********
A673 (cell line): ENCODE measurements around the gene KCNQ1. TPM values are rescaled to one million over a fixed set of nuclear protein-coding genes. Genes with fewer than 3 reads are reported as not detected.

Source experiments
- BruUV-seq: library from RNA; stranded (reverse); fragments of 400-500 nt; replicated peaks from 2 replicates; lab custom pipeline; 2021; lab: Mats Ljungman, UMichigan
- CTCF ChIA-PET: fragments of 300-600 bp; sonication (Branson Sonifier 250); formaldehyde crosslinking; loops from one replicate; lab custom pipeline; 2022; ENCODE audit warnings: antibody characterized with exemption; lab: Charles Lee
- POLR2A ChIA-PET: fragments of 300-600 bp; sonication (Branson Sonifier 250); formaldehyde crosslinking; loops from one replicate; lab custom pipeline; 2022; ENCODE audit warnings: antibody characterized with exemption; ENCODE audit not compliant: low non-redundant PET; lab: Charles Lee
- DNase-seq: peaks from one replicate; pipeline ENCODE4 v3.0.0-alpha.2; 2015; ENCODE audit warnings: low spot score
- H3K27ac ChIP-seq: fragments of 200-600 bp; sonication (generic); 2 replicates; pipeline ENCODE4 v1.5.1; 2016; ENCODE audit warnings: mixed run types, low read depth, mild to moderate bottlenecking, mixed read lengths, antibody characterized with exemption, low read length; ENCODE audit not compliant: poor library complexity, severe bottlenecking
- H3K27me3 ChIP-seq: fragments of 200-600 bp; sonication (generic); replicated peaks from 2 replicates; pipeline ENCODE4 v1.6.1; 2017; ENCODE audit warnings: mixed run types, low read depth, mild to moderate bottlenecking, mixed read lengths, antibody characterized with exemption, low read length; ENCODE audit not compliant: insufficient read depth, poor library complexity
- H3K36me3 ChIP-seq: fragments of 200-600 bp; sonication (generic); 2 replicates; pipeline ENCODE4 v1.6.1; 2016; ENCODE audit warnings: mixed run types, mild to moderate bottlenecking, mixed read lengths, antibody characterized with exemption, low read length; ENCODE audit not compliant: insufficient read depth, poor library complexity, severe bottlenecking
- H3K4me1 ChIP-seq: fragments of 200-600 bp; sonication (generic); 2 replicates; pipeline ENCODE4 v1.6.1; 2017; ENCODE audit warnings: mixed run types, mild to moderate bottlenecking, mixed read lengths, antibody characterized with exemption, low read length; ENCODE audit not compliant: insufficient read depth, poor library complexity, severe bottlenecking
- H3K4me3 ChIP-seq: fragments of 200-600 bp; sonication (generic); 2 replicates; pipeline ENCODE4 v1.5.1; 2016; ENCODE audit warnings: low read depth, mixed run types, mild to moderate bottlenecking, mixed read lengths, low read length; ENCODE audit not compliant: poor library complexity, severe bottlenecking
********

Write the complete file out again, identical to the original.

A673 (cell line): ENCODE measurements around the gene KCNQ1. TPM values are rescaled to one million over a fixed set of nuclear protein-coding genes. Genes with fewer than 3 reads are reported as not detected.

Source experiments
- BruUV-seq: library from RNA; stranded (reverse); fragments of 400-500 nt; replicated peaks from 2 replicates; lab custom pipeline; 2021; lab: Mats Ljungman, UMichigan
- CTCF ChIA-PET: fragments of 300-600 bp; sonication (Branson Sonifier 250); formaldehyde crosslinking; loops from one replicate; lab custom pipeline; 2022; ENCODE audit warnings: antibody characterized with exemption; lab: Charles Lee
- POLR2A ChIA-PET: fragments of 300-600 bp; sonication (Branson Sonifier 250); formaldehyde crosslinking; loops from one replicate; lab custom pipeline; 2022; ENCODE audit warnings: antibody characterized with exemption; ENCODE audit not compliant: low non-redundant PET; lab: Charles Lee
- DNase-seq: peaks from one replicate; pipeline ENCODE4 v3.0.0-alpha.2; 2015; ENCODE audit warnings: low spot score
- H3K27ac ChIP-seq: fragments of 200-600 bp; sonication (generic); 2 replicates; pipeline ENCODE4 v1.5.1; 2016; ENCODE audit warnings: mixed run types, low read depth, mild to moderate bottlenecking, mixed read lengths, antibody characterized with exemption, low read length; ENCODE audit not compliant: poor library complexity, severe bottlenecking
- H3K27me3 ChIP-seq: fragments of 200-600 bp; sonication (generic); replicated peaks from 2 replicates; pipeline ENCODE4 v1.6.1; 2017; ENCODE audit warnings: mixed run types, low read depth, mild to moderate bottlenecking, mixed read lengths, antibody characterized with exemption, low read length; ENCODE audit not compliant: insufficient read depth, poor library complexity
- H3K36me3 ChIP-seq: fragments of 200-600 bp; sonication (generic); 2 replicates; pipeline ENCODE4 v1.6.1; 2016; ENCODE audit warnings: mixed run types, mild to moderate bottlenecking, mixed read lengths, antibody characterized with exemption, low read length; ENCODE audit not compliant: insufficient read depth, poor library complexity, severe bottlenecking
- H3K4me1 ChIP-seq: fragments of 200-600 bp; sonication (generic); 2 replicates; pipeline ENCODE4 v1.6.1; 2017; ENCODE audit warnings: mixed run types, mild to moderate bottlenecking, mixed read lengths, antibody characterized with exemption, low read length; ENCODE audit not compliant: insufficient read depth, poor library complexity, severe bottlenecking
- H3K4me3 ChIP-seq: fragments of 200-600 bp; sonication (generic); 2 replicates; pipeline ENCODE4 v1.5.1; 2016; ENCODE audit warnings: low read depth, mixed run types, mild to moderate bottlenecking, mixed read lengths, low read length; ENCODE audit not compliant: poor library complexity, severe bottlenecking